I only had time for one pre-natal appointment with my Chiang Mai OB before giving birth to Elise. At the appointment my doctor echoed the words of my Myanmar OB and mentioned that I was measuring small and that the baby seemed small. I wasn’t overly concerned, as they said the same thing about Lena, and she was 6.5 pounds at birth (She was born at 38.5 weeks). I was nearly 37 weeks at this appointment, so I expected that I had some time for the baby to pack on some more weight before birth.… Continue Reading
It has been rainy season here since late May/early June. The appearance of the rains is always a source of refreshment, as there has been no precipitation since November, and March-May tend to be difficult months, relentlessly sunny, in the 100s most days, and hardly any cooler in the evening. We sweat through several changes of clothes each day. The dust and the pollution increase and it gets really tough to go out with kids on public transportation. Toward the end of April I start haunting the long-term forecast websites for any sign of rain, and I tend to get a bit too hopeful if I catch a breath of a breeze or see a darker-than-usual cloud.… Continue Reading
I don’t know anyone working overseas who does not at times feel terribly caught between worlds. This tension is constant for most of us, and it is often heightened by our experiences in returning home, or our attempts to share our life with those in our passport countries. There is typically little or no opportunity for us to have conversations about some facets of this tension, but there is a need for such conversations to take place. We wanted to create an opportunity for others to share anonymously about their joys and challenges in engaging with people and life back in their passport country.… Continue Reading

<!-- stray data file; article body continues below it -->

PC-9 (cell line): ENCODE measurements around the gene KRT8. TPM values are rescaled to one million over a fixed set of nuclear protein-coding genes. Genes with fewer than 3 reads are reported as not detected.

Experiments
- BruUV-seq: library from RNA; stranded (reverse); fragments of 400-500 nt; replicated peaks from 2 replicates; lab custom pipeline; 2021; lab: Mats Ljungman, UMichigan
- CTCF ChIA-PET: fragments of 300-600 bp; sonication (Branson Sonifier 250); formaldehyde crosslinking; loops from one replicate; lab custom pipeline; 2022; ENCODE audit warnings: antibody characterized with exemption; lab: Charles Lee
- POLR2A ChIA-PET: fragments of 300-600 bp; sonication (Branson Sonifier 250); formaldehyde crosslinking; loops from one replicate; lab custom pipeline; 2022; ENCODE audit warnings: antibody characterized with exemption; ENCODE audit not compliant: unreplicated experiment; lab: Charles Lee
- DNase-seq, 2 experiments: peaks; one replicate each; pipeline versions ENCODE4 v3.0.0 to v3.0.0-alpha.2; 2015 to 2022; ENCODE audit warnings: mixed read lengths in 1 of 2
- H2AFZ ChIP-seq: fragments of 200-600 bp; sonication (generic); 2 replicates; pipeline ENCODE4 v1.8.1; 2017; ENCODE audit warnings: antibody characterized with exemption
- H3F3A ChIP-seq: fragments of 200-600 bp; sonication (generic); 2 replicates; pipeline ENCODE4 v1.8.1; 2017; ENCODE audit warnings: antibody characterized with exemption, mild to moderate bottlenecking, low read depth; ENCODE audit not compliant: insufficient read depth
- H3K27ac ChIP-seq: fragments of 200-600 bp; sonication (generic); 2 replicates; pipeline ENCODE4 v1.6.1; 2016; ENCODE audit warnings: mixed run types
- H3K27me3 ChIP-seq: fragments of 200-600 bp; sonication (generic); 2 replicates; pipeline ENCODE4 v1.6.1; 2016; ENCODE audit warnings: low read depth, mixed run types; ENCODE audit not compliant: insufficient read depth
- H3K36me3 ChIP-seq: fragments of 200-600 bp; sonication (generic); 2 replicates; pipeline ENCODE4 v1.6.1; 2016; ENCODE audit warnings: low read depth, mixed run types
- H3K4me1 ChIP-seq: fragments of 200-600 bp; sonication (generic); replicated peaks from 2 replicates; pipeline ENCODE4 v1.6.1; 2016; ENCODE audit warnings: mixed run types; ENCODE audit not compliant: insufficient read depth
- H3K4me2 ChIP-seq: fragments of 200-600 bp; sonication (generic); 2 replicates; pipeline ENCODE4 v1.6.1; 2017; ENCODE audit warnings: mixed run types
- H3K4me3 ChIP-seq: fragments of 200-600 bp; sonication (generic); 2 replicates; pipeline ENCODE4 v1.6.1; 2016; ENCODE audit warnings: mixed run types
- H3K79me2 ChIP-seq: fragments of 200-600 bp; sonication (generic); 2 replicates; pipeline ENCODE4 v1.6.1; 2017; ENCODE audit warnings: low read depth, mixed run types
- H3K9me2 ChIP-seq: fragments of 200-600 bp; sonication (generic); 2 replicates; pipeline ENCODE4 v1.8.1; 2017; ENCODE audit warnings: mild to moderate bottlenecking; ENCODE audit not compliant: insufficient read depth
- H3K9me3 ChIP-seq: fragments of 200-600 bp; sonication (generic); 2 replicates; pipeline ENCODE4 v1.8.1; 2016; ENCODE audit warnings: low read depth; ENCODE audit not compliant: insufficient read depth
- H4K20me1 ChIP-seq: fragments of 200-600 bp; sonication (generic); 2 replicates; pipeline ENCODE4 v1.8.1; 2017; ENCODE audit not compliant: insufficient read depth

I don’t cry easily. But for the first two weeks I visited Burma, I was in a state of continual meltdown.
Within hours of landing in Yangon (Burma’s largest city), I was overwhelmed with depression. Not only was this place so very different from my home (and I might add, over 100 degrees and humid) but it felt hopeless to me; the trash everywhere, the blood-like betelnut* spit all along the sidewalks and in the corners of every stairwell, the smell of sewer in every other city block.… Continue Reading